Customers screaming for features, employees demanding pet projects, competitors encroaching… These are the day-dream nightmares of early-stage software founders. The inputs and feedback hurl toward the founder like a swarm of mosquitoes. It is the perfect environment for stimulating high quick-start personalities with ADHD. It is chaotic. It is devoid of focus.
Capital is a necessary ingredient for any software startup. It comes in the form of sweat equity, actual equity, customer advances, or some other ‘bet’ on the company’s success. Focus, however, is a rarer commodity, the absence of which has far more dire consequences. Focus, not capital, is the key discipline, the necessary ingredient of early-stage software.
What is focus?
In 2016, Apple announced the iPhone 7 with an enhanced camera mode, the portrait mode. In portrait mode, the aperture is opened wide to let in more light and shrink the depth of field. This highlights the point of optimum focus and blurs the background. The result is aesthetically pleasing. This mode quickly became my preferred mode of capturing people in pictures.
It is counterintuitive that rendering parts of an image blurry will enhance the aesthetic appeal. Shouldn’t the purpose of an image create clarity everywhere? The reality is that our eyes are point-devices. They need stimuli contained and served up so that the focal point is known. Absence of this structure creates chaos; it breeds anxiety in the viewer.
Focus is the simultaneous act of clarifying the purpose while removing the extraneous. This dual process makes portraits beautiful because it enables the mind to take in the purpose and not lose itself in a sea of “nice-but-not-necessary” items. Focus is the efficient use of the scare resource: the mental capacity of the founding team and the mental energy of the customer.
Nothing is effective with sufficient dilution. The most potent poison can be consumed when diluted with enough inert material. To be effective, a founder must fight dilution. This is particularly true given the odds stacked against the founder from the outset. Focus is the only path to efficacy.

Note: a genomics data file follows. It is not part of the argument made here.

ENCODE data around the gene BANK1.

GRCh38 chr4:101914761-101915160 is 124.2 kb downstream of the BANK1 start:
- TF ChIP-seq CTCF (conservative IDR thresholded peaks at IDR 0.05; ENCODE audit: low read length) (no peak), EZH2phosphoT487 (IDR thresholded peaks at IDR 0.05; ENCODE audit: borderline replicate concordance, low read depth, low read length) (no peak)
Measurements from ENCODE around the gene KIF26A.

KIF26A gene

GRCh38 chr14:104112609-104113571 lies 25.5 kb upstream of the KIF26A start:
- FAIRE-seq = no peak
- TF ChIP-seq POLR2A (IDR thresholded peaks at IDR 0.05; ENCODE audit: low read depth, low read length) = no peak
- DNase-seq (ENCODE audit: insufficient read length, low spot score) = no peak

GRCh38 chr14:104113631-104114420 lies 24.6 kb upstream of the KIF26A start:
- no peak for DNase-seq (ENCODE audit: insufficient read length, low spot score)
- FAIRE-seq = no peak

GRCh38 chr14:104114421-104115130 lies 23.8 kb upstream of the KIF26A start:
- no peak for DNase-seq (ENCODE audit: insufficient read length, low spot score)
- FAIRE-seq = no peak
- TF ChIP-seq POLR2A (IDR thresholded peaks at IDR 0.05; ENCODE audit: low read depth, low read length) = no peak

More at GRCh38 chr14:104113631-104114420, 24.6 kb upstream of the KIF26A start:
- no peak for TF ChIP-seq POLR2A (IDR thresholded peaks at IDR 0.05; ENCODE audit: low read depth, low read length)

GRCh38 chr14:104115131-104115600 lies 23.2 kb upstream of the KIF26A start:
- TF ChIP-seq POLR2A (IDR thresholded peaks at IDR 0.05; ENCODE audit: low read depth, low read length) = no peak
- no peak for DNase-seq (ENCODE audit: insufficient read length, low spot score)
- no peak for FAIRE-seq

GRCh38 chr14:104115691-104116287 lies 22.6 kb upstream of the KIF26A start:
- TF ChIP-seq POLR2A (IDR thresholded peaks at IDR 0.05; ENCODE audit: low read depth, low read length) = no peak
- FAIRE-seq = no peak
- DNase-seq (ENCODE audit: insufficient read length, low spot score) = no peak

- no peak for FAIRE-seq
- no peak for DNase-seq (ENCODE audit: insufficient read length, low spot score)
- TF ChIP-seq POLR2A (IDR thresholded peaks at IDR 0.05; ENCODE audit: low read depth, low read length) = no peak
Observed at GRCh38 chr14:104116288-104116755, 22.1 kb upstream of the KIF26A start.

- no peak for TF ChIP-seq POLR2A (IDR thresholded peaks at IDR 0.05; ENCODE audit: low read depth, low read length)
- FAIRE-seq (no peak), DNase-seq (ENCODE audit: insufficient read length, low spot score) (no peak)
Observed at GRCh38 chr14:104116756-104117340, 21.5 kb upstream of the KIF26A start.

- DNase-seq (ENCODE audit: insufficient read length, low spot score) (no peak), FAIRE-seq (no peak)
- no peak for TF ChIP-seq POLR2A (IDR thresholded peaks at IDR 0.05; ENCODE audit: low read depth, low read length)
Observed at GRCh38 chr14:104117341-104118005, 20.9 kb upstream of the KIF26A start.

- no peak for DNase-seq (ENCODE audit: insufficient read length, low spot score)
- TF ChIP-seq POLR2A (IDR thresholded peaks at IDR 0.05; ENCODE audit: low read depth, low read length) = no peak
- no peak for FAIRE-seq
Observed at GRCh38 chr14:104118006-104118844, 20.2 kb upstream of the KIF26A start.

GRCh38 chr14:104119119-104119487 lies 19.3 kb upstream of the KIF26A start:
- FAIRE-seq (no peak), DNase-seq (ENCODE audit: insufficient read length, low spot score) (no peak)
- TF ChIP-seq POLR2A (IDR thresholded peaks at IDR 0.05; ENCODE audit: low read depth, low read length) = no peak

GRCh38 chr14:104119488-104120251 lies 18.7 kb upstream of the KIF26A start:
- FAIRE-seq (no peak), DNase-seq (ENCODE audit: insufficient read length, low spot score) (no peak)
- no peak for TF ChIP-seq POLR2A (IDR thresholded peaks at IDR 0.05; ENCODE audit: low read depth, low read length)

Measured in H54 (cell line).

Why is focus rare?
Entrepreneurs are plagued with insecurity. We are confident that we can execute, but we are nervous about the elements we cannot control. This leads us to cultivate affirmations while ignoring criticism. An ugly byproduct of this is that we succumb to the shiny object syndrome a lot. This drives us to run down all avenues in pursuit of confirmation. This exhausts capacity and spends that scarce resource where it will have a counterproductive impact.
Also, founders fail to focus because it is hard work. It means actively ignoring inputs and holding onto an idea, a dream, through waves and storms. Default is almost always wrong because active value creation takes active work. Focus is not default. It takes a decision, and that decision requires cutting something; hence, it is cognitively expensive.
Proper focus takes empathy and humans are built for self-worship. Obviously, it is possible for a company to execute on focus but to do it on the wrong thing. Proper focus, i.e., focusing on the right thing, takes empathy, seeing the world through the eyes of another person. This empathy enables founders to know what is and what is not important. Absence of empathy leads the founder to think all things are important.
Focus is dramatic. The founder is the standard bearer of their view of how the world ‘will’ operate and the product is built for that future state. Focusing on specifics of that vision means contending with different visions. This contention comes from employees, partners, investors, customers, family members… Founders must engage in the drama and persevere.
Implications of focus
Cultivating focus has implications for how a company grows. Here are a few things I believe are necessary to have focus:
What you measure matters – you will optimize the business for what you are measuring. This is just like your eye optimizing to see the person in a portrait mode picture. The business will form itself around what you are measuring. Make sure to measure the thing you want to optimize.
Focus requires saying no and yes – focus is the simultaneous pursuit of purpose and honing of the extraneous. It requires both saying yes to the right things and saying no to the wrong things.
Focus breeds drama – the artist is the only true shepherd of the finished product. Usually, this isn’t dramatic in the process because the artist is also the implementer of the process that creates the finished product. Not so with software! Founders must communicate well and expect drama when focus is applied. Focus for a software company means that team members will need to yield their artistic autonomy to the founder and implement the founder’s vision.
The compound effects of focus are tangible. Focused founders have less technical debt, less team churn, less customer drama… less bad stuff all around. The effects aren’t just in preventing bad stuff either. Focus produces deeper customer experiences, deeper team buy-in and stronger revenue traction. These advantages are force multipliers in capital efficiency.
This article is an extract from a case study we published recently published titled “A Founder’s Journey Through Building a B2B SaaS Company“, written by Dougal Cameron that shares some of our experiences building startups and journeying towards meaningful exits.